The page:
Yu Delu and Cao Yupeng match-fixing: Cheats should be banned for life - Williams
Snooker players caught match-fixing or involved in gambling in the sport should be "banned for life", says world champion Mark Williams.
China's Yu Delu has been banned for more than 10 years and compatriot Cao Yupeng for six years. Three and a half years of his sentence are suspended.
"If a life ban is here for everyone to see and they get caught, they know what is coming," said Welshman Williams.
Six-time world champion Steve Davis said the bans were "wonderful news".
The BBC Sport pundit added: "Even though you do not want it to happen, we all know it does.
"When money is involved, human frailty gets involved.
"I think it is wonderful news that the integrity committee are wheedling people out. It shows their roots go deeper in finding out the problems in the game.
"It is great news they are caught because it sends a message to everybody. Nobody is safe."
'You need to rise above it'
In one of the sport's biggest corruption scandals, Yu and Cao became the first Chinese players to be banned for cheating after suspicious betting patterns were investigated in numerous matches they played in.
Both players were investigated by the World Professional Billiards and Snooker Association (WPBSA) before an independent tribunal ruled on their cases.
Yu, 31, will serve the longest suspension since English player Stephen Lee was given a 12-year ban in 2013 after admitting to fixing five matches.
In one match, the stakes placed on the result totalled £65,000, which would have generated a profit of £86,000.
Cao, 28, fixed three matches and was world number 38 when initially suspended in May. He reached last year's Scottish Open final where he was beaten by Australia's Neil Robertson.
Robertson said: "It is a form of cheating where you are not playing by the same rules as everyone else. That is what makes professional snooker so hard, you need to rise above it."
Williams, who thrashed fellow Welshman Daniel Wells 6-0 in the second round of the UK Championship on Saturday, added: "It is not good, the headlines on the first TV day of the UK Championship - one of our biggest tournaments. They have got caught and been dealt with. That will be a strict deterrent for anybody else trying it.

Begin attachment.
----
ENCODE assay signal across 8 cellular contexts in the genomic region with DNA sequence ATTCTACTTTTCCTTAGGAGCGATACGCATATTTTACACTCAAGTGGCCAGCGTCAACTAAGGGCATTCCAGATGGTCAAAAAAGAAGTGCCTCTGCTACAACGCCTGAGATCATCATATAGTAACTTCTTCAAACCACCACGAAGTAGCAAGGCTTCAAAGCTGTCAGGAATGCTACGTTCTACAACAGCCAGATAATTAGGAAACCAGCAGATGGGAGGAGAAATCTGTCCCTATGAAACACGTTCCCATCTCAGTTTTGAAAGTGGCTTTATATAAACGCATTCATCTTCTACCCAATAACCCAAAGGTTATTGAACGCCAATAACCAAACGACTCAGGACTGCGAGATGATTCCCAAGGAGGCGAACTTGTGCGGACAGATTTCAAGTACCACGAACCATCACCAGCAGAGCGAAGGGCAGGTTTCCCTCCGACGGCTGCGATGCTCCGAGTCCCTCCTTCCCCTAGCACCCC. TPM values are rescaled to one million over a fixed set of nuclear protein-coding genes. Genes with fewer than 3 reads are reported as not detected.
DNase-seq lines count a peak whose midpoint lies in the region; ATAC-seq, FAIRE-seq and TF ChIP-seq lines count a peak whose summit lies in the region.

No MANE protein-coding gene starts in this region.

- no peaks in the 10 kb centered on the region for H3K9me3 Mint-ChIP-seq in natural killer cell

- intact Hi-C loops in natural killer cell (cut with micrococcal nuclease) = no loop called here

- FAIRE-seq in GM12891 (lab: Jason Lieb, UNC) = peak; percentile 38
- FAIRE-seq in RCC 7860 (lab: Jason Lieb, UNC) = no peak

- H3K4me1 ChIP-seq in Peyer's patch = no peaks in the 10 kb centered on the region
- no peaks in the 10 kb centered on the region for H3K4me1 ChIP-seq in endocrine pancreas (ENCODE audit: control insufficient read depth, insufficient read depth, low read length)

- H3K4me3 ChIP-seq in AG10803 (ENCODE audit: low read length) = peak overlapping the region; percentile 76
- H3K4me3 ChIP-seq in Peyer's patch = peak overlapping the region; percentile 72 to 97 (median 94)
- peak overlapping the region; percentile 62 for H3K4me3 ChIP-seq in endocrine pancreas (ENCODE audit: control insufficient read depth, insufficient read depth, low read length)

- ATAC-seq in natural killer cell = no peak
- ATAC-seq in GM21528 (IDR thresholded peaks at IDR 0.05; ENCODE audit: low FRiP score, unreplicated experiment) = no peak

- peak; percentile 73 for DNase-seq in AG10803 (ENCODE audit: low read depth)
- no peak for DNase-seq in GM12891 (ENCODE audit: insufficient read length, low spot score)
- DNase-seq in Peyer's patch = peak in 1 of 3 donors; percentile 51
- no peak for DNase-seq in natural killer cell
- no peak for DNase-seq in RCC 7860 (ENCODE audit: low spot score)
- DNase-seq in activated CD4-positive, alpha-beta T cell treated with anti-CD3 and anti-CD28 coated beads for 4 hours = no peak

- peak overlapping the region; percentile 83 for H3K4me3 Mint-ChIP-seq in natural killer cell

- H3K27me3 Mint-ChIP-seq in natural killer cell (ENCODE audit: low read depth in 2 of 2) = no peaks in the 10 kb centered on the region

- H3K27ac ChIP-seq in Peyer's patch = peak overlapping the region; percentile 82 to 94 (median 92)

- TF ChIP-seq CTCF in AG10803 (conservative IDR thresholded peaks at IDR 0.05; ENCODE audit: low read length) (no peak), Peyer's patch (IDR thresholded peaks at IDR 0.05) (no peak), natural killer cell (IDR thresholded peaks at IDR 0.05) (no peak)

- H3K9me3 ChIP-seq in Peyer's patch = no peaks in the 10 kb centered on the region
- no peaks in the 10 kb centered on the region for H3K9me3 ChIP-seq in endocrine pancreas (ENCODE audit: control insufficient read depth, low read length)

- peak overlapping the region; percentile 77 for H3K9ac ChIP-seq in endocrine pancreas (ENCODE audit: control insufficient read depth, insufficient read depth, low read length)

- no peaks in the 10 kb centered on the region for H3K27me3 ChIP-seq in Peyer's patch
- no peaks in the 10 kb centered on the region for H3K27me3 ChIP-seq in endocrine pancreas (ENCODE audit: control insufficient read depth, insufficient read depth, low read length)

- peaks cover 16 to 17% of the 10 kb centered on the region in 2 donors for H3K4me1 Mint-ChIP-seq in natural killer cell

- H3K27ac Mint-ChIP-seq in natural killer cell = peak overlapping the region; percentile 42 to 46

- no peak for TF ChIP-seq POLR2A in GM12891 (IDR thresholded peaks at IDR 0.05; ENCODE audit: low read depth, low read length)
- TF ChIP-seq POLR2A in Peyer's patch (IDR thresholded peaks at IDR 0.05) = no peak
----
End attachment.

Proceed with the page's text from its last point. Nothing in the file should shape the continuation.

"I would like to see it in the player's contract. Bring it in. Anyone found doing (match-fixing) or anything to do with gambling in snooker, they should get banned for life. You cannot get two, five, seven years. It is the same for all."
'Brought dishonour to their country'
Ranked at number 25, Xiao Guodong is one of five Chinese players in the top 32 players in the world and he progressed to the third round of the UK Championship after beating Ben Woollaston 6-3.
Xiao, who could face his country's number one player Ding Junhui in the next round in York, said he "feels sorry" for Yu and Cao as they "made a mistake".
He told BBC Sport: "You have to choose what you can and cannot do. Some people maybe are unable to control that. Yu Delu and Cao Yupeng are good guys and have gone down the wrong path.
"I never gamble or go to the casino, I only focus on the game. If you do not think about the right thing then you will go far down the wrong path. I would not be able to rise up the rankings.
"In England it is easy to go to the casino. In China there are no casinos. You have to tell yourself not to go that way and focus on your snooker. When you come to places like York, it is your job. You have to focus on the match. I want them very much to come here again."
Former world, UK and Masters champion Shaun Murphy is chairman of the WPBSA Players Commission, which allows WPBSA members to represent their views at board level, and said it is a "bad situation".
He said on BBC One: "The CBSA (Chinese Billiards and Snooker Association) work very closely with the WPSBA for the development of snooker in China and have spent fortunes investing in the players, sending them to the best academies here.
"The word is that they are fuming, they are livid, bringing dishonour to the game and to their country."